Palehound's Ellen Kempner: "All of My Heroes Are People Who Are Playing Right Now"

Boston trio Palehound has been taking on the DIY scene by storm the past few years, with each of its releases surpassing the last in effortless complexity.

Palehound’s latest, A Place I’ll Always Go, explores the explicit truths of love and grief in relation to different environments through guitarist Ellen Kempner's fuzzy, intricate, and infectious riffs.

Palehound - A Place I’ll Always Go

I sat down — or stood up, rather, outside of the Empty Bottle here in Chicago — with Kempner in the middle of Palehound’s current tour to discuss all of her discoveries: guitars, effects, and her present–day heroes.

You recently posted a screenshot of a fan’s post that said “I hate Ellen Kempner’s guitar, but she’s amazing." What’s the story behind your guitar?

It is a Harmony Bobkat from sometime between the ‘60s and ‘70s. I found it in Raleigh, North Carolina when I was on tour playing Hopscotch Festival a few years ago. I guess that was probably 2014. And yeah, I saw it and our eyes met from across the room. I don’t see why that guy hates my guitar, what is there to hate? It’s such a sexy guitar!

I agree! What was your first guitar? How did you start playing?

I started playing because my dad plays — not professionally, but he plays. I just love my dad and wanted to do something that my dad does. I guess my mom found a guitar at a yard sale or a toy store, and I started strumming it with a marker cap as a pick one day.

Someone asked me how long I’ve been playing guitar last night, and I hadn’t thought about that in a while. The answer is sixteen years, which makes me feel really old. To say that I’ve been actively doing something for sixteen years is weird.

What were the first songs you learned when you first started playing? Who are some of your guitar heroes?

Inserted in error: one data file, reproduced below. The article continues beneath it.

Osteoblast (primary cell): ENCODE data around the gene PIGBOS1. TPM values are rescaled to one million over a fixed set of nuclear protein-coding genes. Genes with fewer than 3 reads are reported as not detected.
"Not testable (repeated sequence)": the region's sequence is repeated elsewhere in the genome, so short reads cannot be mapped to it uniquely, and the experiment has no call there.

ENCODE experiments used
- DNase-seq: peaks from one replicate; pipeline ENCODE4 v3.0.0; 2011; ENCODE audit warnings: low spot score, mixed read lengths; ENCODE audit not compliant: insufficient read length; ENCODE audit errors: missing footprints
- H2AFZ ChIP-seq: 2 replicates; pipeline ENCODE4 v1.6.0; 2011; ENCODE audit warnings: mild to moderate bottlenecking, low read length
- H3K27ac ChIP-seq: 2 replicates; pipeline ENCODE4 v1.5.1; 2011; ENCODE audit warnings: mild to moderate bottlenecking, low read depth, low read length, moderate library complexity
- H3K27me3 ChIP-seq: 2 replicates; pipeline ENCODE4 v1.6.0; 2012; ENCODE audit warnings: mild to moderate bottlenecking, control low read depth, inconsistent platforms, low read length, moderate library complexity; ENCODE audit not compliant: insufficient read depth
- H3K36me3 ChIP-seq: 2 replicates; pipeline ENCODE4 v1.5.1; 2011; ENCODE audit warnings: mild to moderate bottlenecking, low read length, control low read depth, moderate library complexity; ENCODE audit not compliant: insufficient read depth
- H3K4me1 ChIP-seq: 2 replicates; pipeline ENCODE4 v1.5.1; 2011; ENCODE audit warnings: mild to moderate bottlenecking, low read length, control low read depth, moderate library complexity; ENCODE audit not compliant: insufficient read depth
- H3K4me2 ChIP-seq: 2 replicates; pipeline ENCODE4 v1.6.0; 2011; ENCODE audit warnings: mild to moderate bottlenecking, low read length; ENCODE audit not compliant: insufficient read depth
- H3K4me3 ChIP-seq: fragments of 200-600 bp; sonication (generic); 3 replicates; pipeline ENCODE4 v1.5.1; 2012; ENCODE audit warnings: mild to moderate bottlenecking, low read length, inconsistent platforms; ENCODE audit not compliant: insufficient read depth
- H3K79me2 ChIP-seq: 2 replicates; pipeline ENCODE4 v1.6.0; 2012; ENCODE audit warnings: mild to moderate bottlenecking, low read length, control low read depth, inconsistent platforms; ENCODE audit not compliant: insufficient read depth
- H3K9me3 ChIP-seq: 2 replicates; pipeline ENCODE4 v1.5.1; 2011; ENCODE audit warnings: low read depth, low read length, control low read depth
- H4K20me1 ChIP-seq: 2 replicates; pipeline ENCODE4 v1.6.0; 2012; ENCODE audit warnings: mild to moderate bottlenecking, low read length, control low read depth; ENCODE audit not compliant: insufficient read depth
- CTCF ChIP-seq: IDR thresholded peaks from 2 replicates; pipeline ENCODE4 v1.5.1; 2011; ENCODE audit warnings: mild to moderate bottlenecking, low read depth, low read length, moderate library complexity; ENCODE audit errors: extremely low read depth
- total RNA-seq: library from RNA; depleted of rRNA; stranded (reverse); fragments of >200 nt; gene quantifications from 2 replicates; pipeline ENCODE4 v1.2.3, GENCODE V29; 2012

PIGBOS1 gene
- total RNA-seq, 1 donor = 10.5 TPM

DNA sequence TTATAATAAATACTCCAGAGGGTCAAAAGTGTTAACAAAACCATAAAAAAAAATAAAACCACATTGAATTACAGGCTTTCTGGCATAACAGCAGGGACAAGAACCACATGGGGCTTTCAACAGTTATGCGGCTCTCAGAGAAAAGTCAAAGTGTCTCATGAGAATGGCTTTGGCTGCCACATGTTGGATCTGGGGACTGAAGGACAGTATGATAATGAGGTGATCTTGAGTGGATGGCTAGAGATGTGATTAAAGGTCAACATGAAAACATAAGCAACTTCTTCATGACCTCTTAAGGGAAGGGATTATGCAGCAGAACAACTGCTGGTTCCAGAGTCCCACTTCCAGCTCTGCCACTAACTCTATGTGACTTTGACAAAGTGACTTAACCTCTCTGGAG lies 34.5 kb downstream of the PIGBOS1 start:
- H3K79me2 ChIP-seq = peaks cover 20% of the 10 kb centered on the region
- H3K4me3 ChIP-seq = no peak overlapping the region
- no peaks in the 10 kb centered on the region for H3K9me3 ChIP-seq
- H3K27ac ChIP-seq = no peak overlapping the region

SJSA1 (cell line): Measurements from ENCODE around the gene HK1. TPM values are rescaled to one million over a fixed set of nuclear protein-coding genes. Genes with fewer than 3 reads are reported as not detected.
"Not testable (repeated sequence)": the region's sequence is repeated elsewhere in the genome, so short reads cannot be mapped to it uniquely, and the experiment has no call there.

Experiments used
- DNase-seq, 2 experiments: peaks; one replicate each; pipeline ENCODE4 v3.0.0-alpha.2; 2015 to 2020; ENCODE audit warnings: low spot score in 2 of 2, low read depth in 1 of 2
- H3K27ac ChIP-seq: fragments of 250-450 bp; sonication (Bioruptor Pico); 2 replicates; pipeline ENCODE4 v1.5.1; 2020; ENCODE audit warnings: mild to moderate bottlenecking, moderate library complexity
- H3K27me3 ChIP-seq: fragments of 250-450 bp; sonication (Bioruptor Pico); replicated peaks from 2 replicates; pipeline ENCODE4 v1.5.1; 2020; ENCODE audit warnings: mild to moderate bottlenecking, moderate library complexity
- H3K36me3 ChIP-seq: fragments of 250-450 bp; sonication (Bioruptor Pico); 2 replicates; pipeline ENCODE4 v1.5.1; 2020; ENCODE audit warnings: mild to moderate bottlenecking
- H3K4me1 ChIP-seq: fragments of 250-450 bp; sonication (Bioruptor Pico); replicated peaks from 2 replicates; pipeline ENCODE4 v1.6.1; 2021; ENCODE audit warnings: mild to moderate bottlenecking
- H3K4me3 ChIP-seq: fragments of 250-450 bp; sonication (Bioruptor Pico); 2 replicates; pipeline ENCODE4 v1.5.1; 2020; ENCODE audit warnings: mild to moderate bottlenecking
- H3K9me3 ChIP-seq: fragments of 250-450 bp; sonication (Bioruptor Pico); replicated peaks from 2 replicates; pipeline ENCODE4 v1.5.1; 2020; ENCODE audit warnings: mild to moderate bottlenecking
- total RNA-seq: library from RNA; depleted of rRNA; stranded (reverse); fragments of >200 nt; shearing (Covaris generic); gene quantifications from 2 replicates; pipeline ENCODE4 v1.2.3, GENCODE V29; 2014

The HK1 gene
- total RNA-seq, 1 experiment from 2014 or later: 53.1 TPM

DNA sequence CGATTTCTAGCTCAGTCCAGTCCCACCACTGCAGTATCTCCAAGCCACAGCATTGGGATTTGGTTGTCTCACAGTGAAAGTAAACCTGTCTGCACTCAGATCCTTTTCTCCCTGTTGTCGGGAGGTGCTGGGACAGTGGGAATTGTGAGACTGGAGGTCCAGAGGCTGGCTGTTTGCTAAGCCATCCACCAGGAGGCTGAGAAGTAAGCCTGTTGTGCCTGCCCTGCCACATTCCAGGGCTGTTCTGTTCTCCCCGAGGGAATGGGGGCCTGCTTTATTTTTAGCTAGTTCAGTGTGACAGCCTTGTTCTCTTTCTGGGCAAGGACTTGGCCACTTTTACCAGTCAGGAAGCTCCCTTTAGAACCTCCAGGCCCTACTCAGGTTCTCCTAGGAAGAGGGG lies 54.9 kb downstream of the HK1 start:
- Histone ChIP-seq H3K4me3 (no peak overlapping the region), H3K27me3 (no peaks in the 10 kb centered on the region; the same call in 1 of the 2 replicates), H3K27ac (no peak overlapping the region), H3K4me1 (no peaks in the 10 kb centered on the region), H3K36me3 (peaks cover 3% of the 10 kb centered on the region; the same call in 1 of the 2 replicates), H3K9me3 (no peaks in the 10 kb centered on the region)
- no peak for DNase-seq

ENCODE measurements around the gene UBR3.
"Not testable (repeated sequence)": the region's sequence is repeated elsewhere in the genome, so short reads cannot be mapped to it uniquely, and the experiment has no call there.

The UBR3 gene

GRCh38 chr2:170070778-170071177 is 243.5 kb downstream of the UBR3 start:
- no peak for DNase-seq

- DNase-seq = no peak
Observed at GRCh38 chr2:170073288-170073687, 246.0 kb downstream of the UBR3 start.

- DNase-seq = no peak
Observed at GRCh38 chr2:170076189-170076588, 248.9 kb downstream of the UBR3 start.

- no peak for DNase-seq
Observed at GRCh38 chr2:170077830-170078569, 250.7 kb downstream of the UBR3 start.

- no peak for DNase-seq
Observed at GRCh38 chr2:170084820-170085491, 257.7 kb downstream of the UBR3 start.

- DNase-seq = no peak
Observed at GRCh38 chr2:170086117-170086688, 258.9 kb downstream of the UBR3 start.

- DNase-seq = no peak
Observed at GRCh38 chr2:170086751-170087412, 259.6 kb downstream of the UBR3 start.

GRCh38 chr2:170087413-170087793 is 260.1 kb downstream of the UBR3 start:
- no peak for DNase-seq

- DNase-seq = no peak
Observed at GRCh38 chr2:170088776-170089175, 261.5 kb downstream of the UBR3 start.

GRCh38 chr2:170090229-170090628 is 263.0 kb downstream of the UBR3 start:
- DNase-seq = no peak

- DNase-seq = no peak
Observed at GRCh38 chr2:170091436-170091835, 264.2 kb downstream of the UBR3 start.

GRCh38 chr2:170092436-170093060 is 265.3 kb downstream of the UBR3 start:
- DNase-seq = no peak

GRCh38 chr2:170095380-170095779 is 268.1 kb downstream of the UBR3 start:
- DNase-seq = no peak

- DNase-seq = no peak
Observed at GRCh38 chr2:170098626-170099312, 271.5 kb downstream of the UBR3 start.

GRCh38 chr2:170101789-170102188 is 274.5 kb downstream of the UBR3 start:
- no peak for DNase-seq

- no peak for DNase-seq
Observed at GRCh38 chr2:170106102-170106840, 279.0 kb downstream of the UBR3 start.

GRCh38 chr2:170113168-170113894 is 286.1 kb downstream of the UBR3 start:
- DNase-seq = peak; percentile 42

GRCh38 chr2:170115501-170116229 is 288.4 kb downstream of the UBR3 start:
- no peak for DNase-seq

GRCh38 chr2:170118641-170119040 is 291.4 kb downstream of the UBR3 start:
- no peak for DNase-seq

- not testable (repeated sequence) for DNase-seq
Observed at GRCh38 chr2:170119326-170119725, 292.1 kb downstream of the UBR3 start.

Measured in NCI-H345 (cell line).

Avril Lavigne, just Avril Lavigne. My dad taught me how to play Led Zeppelin songs. The Elvis Presley version of "Hound Dog" was the first song I ever learned.

Ellen Kempner (Photo by Julia Leiby)

How has your pedalboard changed throughout the course of Palehound?

So much! At first, I was like, "Fuck pedals, pedals are just cheat codes. Whatever, I don’t need one." But then I made the band a three–piece instead of a four–piece.

I had a lot more weight to carry as a guitar player at that point because there wasn’t a whole other guitar player there who had a pedalboard. And then I kind of just got hooked on them. I think they’re so much fun. I love my pedals. I use them a lot now.

What pedals do you have right now?

I have an Empress Fuzz pedal, a Fulltone OCD pedal, a Boss tuning pedal, an Earthquaker Devices Dispatch Master, an Electro–Harmonix Freeze pedal, a Micro POG octave pedal, and a Boss chorus pedal. I had six, but I just got the Freeze. We call the Freeze the fourth member of the band.

What are some goals for guitar tone that you had on this album? Any particular ideas or visions in mind beforehand that you ended up implementing?

I really wanted this album in general to have a warm feel to it. I got really into Here Come the Warm Jets by Brian Eno.

I feel weird giving that answer because the reason I got into that album was because I read an interview with Angel Olsen, who I’m obsessed with, where she says that her favorite guitar tone is the one from that record. So I thought, "If that’s Angel Olsen’s favorite guitar tone, then I have to make my whole record in that guitar tone." That’s a really geeky thing.